BERKELEY HEIGHTS, NJ - JoAnn Mondsini, Director of the Water Pollution Control Plant (WPCP) located on Snyder Avenue in Berkeley Heights, made a request to the Berkeley Heights Town Council at Tuesday night's meeting to extend a bond for capital improvements at the WPCP to replace the roof at the facility.

According to Mondsini, the whole roof needs to be taken off and a new one be built that contains an environmentally-friendly system which has more benefits than a regular tile roof, according to Mondsini.

The replacement of the roof was not originally included in the two million dollar bond for WPCP improvements approved in 2008 as part of the facilities infrastructure project. Mondsini said that the roof was not included because it was not a top priority at the time.  Now, the roof is more of a priority because the roof is leaking, the water from which could pour onto the electrical control panel.  "If water gets in there it will completely wipe us out. There is nothing for us to do, but to completely replace this roof," Mondsini said.

It was also mentioned that there is still about $750,000 left from the $2 million dollar bond for WPCP improvements.

Councilman John Bonacci said that he was disappointed about the cost of the project. He said that the town is paying interest on the extra $750,000 bonded for the WPCP project that is currently not being used.

"I think we have to tighten up this stuff with our engineers," Bonacci said.

Mondsini mentioned that she obtained a cost estimate from engineering firm Omni that originally developed the project in 2006. She said that the estimate was about $270,000 to replace the roof; however, since asbestos was recently found on the roof, those cost estimates increased to approximately $350,000.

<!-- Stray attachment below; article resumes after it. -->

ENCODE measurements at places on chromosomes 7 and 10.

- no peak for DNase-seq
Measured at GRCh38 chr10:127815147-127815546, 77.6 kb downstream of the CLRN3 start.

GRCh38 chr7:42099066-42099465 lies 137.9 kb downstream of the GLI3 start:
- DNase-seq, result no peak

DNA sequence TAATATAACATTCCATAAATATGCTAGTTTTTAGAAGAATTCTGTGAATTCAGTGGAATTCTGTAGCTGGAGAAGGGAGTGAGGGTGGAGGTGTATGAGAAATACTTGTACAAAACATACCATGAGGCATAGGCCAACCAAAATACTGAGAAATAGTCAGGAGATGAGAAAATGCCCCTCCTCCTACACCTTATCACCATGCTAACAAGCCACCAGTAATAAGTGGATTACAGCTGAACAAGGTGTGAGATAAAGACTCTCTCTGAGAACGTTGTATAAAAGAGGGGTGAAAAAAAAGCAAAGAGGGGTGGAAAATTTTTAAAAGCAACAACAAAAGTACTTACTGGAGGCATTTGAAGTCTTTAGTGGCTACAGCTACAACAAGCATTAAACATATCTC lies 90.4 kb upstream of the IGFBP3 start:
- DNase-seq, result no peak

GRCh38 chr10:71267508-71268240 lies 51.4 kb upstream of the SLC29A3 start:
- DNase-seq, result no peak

Councilman Kevin Hall suggested that this project should go before the township's engineer to attempt to reduce the cost of the roof replacement. He said an analysis of the roof should be done and then the project can go out to bid.

"I'm looking at this from a cost-benefit analysis," Hall said. "We are financially strapped and we need to spend money in an efficient way."

Council President Joseph Bruno said that more efficient estimates are needed to repair the roof and ultimately, replace it. He said money from the project must come out of the two million dollar bond so it does not cost Berkeley Heights' residents any money. Mondsini told the Township Council that she will have those estimates for the next meeting on September 28th.

In other news, Bruno declared September 26th as Mesothelioma Awareness Day. Mesothelioma is a rare form of cancer that develops in one's inner organs and is usually caused by overexposure to asbestos. The Awareness Day is meant to make the public aware of the disease and the need to develop a cure for it.

At Tuesday's meeting, eight-and-a-half year survivor of mesothelioma and Berkeley Heights resident Bonnie Anderson spoke before the Council and the public. She said that she is a long-term survivor of the disease and statistics for survival have not really changed much.

"I volunteer that we try to get information out to the public as to where to find treatments and what treatments are now viable for either clinical trials or to stay alive for as long as possible," Anderson said.

During the public sector portion of the meeting, a lively question and answer period took place, concentrating on the recent $1.3M Connell tax reduction.  Resident Sean Mann asked members of the Council regarding what they knew or did not know and when they had learned about the situation.  He also asked about Mayor Cohen's involvement in informing the Council regarding the tax reduction.  The Alternative Press will have a full story out next week regarding the issue.